There are many areas of our lives where we seek change. Sometimes we seek physical change by exercising more. Sometimes we seek personal growth by attending workshops and seminars. Sometimes we seek to change our communities by volunteering. Sometimes we need to look at the big picture and think about changing the norms and infrastructures that limit the decisions and changes we seek.
Our money system is one of these infrastructures that guide our social behaviors and patterns. Depending on the characteristics of our money, we can foster systems of greed and competition or encourage abundance and cooperation. Becoming aware of how our money “works” leaves us in a better position to make knowledgeable choices about the money we use and the changes we want to see.
Currently our entire world, despite its cultural and social diversity, is organized around a common set of economic rules. These rules are created for the single purpose of making money for the sake of making money, while creating a state of scarcity and encouraging competition. One only needs to look around to see how the system values short-term gains and perpetual growth, excluding the communities and people that are of no value to the system, making them economically “irrelevant”. Many times we have seen our community needs set aside in the name of “development” and unchecked growth while Nanaimo has the highest rate of child poverty in all of BC.
There does not have to be a choice between prosperity and economic irrelevance. There is room within our economy and our community for additional currencies to be created and used alongside traditional money to allow everyone within our communities to prosper. We can have a variety of currencies in place to satisfy the different needs within our community. With this in mind, I invite the community of Nanaimo to join me in creating economic, social and environmental balance in our community by participating in what I am calling the Nanaimo Community Way project.
Nanaimo Community Way is a simple way for businesses to work together using their excess business capacity to support the community of Nanaimo, while simultaneously increasing business. Community Way starts by businesses monetizing their ability to sell goods and services in the form of a community currency. These “Nanaimo dollars” are then donated to community organizations and projects with the promise to accept them back in exchange for goods and services in the future (at a rate determined by the businesses).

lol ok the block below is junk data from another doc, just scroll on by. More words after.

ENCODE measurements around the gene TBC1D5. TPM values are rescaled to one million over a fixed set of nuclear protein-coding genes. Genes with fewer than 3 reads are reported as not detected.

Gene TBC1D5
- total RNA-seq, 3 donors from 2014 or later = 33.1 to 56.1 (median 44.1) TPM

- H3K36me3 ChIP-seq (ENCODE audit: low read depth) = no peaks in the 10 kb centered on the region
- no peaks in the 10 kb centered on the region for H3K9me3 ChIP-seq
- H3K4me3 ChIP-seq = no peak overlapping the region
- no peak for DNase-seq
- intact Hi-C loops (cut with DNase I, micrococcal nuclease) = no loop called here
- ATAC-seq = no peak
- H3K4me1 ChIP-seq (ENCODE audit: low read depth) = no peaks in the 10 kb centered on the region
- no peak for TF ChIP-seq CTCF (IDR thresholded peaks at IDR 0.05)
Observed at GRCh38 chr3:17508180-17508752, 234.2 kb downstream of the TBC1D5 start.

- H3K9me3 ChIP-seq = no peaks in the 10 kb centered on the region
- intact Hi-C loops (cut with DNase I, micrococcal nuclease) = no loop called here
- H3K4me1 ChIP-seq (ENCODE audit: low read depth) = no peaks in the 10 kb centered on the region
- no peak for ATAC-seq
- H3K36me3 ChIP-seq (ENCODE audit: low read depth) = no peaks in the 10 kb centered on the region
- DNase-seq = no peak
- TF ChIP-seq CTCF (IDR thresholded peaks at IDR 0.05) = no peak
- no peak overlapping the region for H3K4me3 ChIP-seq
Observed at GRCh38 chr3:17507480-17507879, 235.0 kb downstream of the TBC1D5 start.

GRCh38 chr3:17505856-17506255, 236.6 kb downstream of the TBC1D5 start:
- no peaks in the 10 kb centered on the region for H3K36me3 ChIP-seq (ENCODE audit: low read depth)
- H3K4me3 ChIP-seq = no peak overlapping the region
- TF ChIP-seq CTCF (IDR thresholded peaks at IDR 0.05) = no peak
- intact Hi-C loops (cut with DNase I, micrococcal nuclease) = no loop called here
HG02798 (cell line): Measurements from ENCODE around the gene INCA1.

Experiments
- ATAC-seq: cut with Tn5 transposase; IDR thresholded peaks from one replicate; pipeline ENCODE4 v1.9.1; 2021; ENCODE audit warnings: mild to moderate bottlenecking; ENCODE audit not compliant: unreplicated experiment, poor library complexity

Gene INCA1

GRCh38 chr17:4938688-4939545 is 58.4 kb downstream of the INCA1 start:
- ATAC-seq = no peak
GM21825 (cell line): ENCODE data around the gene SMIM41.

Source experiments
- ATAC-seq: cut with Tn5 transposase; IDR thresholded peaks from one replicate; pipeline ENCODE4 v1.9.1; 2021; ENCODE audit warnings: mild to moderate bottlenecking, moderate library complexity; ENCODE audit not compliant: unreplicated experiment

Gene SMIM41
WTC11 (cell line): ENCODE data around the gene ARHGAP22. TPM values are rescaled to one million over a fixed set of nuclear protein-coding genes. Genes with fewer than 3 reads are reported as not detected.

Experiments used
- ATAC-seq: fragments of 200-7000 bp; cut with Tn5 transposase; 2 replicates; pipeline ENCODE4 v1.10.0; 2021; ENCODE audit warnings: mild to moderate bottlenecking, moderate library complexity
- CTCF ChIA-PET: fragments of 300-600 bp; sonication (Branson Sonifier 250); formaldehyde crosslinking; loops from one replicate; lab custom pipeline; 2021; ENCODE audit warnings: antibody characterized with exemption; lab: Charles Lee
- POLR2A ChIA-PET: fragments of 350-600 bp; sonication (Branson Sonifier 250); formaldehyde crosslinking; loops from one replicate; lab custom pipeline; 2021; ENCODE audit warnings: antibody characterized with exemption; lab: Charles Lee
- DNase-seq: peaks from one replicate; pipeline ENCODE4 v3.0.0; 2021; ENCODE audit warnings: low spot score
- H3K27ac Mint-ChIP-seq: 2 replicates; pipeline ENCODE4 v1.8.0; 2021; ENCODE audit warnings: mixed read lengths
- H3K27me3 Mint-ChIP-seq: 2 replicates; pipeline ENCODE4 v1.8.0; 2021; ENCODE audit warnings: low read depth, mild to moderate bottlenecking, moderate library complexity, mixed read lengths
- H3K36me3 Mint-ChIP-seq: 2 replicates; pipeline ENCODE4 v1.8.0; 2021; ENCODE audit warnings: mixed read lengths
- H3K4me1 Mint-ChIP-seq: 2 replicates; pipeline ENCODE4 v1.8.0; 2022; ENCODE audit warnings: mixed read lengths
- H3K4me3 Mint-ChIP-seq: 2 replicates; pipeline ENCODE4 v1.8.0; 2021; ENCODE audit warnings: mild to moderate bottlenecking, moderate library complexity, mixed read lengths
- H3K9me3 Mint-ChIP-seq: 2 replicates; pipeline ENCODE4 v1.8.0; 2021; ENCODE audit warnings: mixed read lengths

By donating to community organizations and community projects the money is widely distributed into Nanaimo where it is both providing funds for services that are essential for maintaining a healthy, resilient community and circulating as widely as possible. With this money circulating within Nanaimo, community members are then able to support both community organizations and local businesses by exchanging Canadian dollars for Nanaimo dollars at community organizations and then spending them at participating businesses. Community members create the Nanaimo they want by supporting local businesses and community organizations without losing any purchasing power.
Community Way unites the needs of the individuals, businesses and community groups in a mutually beneficial cycle of support. It builds on the relationships already in place between Nanaimo businesses and the community they reside in. As these new local, business-backed Nanaimo dollars circulate, economic opportunities are created, stimulating local employment and production within businesses and community organizations. Finally, the best part of this project is that there are no Canadian dollars needed to participate because everything is done in Nanaimo dollars.
Imagine what could be possible when complimentary economic systems are used in parallel, systems that balance competition and cooperation, central authorities and mutual trust, technology and social interactions. Imagine how communities can shape their own self reliance and empower and re-value those human activities that are considered non-market but are essential to building sustainable communities and ecological economies with alternative systems of production and exchange.
I am proposing that we, here in Nanaimo, can make this change and create an “open” money system. By changing the way money works I hope to strengthen and support the community I live in. To start this project, we need a mix of 50 businesses to commit to an “I will if they will” agreement. Once these 50 initial businesses are signed on, all accounts will be registered and the Nanaimo dollars will begin circulation. Interested in how you, your business or community organization can get involved or find out who is already participating? Join us on this journey of change. www.nanaimodollars.com
Chris Strashok has a degree in Chemical Engineering and a Masters in Environment and Management as well as a passion for fostering communities that are self reliant – where we know who our neighbours and business owners are, and the decisions that affect our community are brought back to the community level.